Our Armed Forces

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Do you think that the Armed Forces get enough respect in this country or not?

I saw this posted on Facebook and it made me think
Charlie Sheen is all over the news because he's a drug addict. Justin Bieber was all over the news for 2 days because he cut his hair. While Andrew Wilfahrt 31, Brian Tabada 21, Rudolph Hizon 22, Chauncy Mays 25, Christopher Stark 22, Kristopher Gould 25, David Fahey 23, Liam Tasker, 26 (and Theo, his dog) are all soldiers who gave their lives this week with no media mention. Honour THEM by re-posting this.

My little brother is in the Royal Navy, this week he has been in New York on the way home from his tour of duty (if anyone saw the C5 thing about HMS Manchester he's been doing that but on a different ship). He was saying that they were all in uniform walking round, people were stopping them to have a few words, women wanted their photos taken with them, and when they went to the Empire State Building they were ushered to the front of a 2 hour queue like VIPs.

I was gobsmacked, bear in mind that they're not serving in the US Navy and are visitors the amount of respect they were shown was amazing.
He said they don't get treated anywhere near like that at home.
 

Lady Kelly

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That's brilliant, in this country they face abuse and being accused of being baby killers. My partner is a reserve and served in afghan not so long ago, I too have seen that on facebook and it would be so nice for them to get that level of respect here. A lot of people don't realise that they are just doing their job, I don't always agree with my boss' decisions but I still have a house and bills that need to be paid so it's not my place to challenge it
 

Rachel WD

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I would have to say a HUGE 'no' - they get practically no respect in this country for potentially dying for us.

On the other hand, some soldiers give the armed forces a bad name and don't deserve any respect! This is a small minority - I hope!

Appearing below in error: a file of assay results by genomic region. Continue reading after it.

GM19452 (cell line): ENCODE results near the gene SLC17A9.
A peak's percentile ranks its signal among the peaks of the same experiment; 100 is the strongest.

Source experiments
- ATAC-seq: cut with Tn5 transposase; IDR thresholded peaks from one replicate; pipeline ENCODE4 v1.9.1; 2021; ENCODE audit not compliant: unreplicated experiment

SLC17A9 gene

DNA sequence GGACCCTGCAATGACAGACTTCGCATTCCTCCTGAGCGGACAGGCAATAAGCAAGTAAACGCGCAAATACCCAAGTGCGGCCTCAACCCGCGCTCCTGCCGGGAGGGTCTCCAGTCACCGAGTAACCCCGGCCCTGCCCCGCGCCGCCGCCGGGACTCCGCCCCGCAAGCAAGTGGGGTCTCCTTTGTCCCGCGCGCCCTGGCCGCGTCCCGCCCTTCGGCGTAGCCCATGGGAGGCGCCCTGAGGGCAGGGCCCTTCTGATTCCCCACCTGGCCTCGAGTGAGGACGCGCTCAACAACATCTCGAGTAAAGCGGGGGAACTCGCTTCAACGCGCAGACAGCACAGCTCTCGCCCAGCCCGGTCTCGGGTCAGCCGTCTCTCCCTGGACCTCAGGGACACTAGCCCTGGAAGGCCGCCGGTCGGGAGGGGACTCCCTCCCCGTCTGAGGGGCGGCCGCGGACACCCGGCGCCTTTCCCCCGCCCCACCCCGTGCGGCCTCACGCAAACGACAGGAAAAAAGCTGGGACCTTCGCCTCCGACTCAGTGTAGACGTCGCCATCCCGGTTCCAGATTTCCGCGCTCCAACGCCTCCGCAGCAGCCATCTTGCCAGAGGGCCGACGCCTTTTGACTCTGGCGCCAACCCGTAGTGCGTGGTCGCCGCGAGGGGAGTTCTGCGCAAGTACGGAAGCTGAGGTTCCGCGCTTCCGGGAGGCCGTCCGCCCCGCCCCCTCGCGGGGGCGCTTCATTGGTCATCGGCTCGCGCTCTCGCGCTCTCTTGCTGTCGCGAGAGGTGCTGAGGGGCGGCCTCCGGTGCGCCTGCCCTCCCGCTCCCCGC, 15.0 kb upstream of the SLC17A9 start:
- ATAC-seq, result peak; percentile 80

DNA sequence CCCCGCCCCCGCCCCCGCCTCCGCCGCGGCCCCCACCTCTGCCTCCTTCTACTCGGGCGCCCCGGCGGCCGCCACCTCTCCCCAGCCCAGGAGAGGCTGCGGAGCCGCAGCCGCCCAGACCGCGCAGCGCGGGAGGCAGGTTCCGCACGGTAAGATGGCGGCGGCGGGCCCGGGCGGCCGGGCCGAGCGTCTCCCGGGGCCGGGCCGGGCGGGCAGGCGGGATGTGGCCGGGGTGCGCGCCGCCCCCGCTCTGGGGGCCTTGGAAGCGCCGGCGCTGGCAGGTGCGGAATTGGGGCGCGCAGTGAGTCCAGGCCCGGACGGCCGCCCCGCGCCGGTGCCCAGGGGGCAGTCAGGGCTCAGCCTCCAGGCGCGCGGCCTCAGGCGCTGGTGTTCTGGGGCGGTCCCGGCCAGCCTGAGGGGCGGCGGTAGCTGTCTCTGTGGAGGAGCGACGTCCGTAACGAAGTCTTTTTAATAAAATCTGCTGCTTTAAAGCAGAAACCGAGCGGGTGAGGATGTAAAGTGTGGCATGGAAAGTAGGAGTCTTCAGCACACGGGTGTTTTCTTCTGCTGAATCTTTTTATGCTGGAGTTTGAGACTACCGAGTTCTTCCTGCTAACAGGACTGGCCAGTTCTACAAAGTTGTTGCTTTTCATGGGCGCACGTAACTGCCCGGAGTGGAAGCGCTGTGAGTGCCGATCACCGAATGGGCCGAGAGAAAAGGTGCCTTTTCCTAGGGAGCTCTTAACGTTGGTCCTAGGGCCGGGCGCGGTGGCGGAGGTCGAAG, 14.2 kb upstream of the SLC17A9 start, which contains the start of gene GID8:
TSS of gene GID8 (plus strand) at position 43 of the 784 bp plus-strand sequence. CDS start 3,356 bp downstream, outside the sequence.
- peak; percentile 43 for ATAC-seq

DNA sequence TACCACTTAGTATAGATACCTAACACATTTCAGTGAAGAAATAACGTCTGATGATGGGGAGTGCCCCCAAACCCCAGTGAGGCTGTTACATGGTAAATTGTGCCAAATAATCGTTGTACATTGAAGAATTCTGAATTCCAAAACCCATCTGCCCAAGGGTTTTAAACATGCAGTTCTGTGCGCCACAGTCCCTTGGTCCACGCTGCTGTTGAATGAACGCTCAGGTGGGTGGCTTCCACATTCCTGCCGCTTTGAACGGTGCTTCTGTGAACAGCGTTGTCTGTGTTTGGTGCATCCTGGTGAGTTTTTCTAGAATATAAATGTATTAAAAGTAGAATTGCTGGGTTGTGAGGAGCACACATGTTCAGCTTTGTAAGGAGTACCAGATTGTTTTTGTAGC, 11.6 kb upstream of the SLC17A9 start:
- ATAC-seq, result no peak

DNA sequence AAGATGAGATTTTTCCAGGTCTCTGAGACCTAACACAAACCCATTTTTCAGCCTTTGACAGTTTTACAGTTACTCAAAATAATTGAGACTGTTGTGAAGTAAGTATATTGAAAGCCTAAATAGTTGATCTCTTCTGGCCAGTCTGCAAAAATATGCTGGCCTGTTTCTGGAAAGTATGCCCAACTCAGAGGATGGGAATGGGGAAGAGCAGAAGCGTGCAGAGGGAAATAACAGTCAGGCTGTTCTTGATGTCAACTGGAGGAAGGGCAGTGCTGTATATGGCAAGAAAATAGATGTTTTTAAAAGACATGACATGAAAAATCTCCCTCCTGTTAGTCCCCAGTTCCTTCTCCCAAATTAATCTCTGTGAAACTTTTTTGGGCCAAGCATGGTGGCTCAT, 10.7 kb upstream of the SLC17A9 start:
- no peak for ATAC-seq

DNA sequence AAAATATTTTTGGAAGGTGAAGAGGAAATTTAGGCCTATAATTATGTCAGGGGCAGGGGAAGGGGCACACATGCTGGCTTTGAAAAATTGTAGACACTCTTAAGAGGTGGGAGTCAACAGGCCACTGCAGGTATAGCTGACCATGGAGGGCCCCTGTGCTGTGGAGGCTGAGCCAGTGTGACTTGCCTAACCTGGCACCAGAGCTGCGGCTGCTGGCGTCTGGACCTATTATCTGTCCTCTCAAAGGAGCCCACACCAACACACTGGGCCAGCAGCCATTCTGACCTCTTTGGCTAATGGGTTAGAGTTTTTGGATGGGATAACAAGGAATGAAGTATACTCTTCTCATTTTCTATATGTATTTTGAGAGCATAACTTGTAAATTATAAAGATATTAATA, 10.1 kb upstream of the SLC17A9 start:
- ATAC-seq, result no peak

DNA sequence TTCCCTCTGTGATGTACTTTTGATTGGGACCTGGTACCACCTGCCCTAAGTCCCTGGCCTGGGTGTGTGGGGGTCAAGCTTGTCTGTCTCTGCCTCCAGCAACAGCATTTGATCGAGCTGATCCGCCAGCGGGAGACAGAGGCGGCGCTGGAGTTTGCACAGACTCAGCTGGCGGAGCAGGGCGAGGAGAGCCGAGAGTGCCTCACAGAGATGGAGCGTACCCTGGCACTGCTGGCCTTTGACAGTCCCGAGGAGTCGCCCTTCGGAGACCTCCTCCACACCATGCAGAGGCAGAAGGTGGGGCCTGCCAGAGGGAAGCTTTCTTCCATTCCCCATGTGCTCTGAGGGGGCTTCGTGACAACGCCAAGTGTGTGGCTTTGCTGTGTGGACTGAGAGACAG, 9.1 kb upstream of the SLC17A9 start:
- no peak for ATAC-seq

Glynis

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Love no unfortunately it's the same here in OZ............ i think there is a level of respect and concern but not enough that these guys and women so dam well deserve! Like helloooooooooooooo they're protecting us all !

anyways i'm happy they got treated so lovely and i hope it continues cause what they have to face...........well i'd not want to.......in extreme conditions with little or blah food (unpalatable....plastic garbage) and then to face someone who's so feral cause they're being fed b-tish and wants to maim or kill .......oh gosh they're brave x)



p.s. i had that same email sent to me :{ NO COMMENT !
 

Doeylicious

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About a year ago, a group of soldiers who had just come back from AFG came to their hometown here, Croydon.

They were welcomed with a parade and people in the streets etc, all very nice and lovely.

They then were a bit thirsty, what with fighting a war for 18 months or so, so went into a local bar for a pint.

They were refused entry as they were in uniform and they would 'cause trouble'. It didn't tally with the bar's dress code.

Way to honour our troops guys...needless to say many people boycott this bar afterwards, and I have not set foot in it to this day.
 
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What I have found - having friends in the states - is that as soon as you are a soldier, you get the label "hero". Whether you have actually done anything heroic at all or not.
Soldiers are people, and as in any other aspect of life you will always find some complete tw*ts and genuine good people.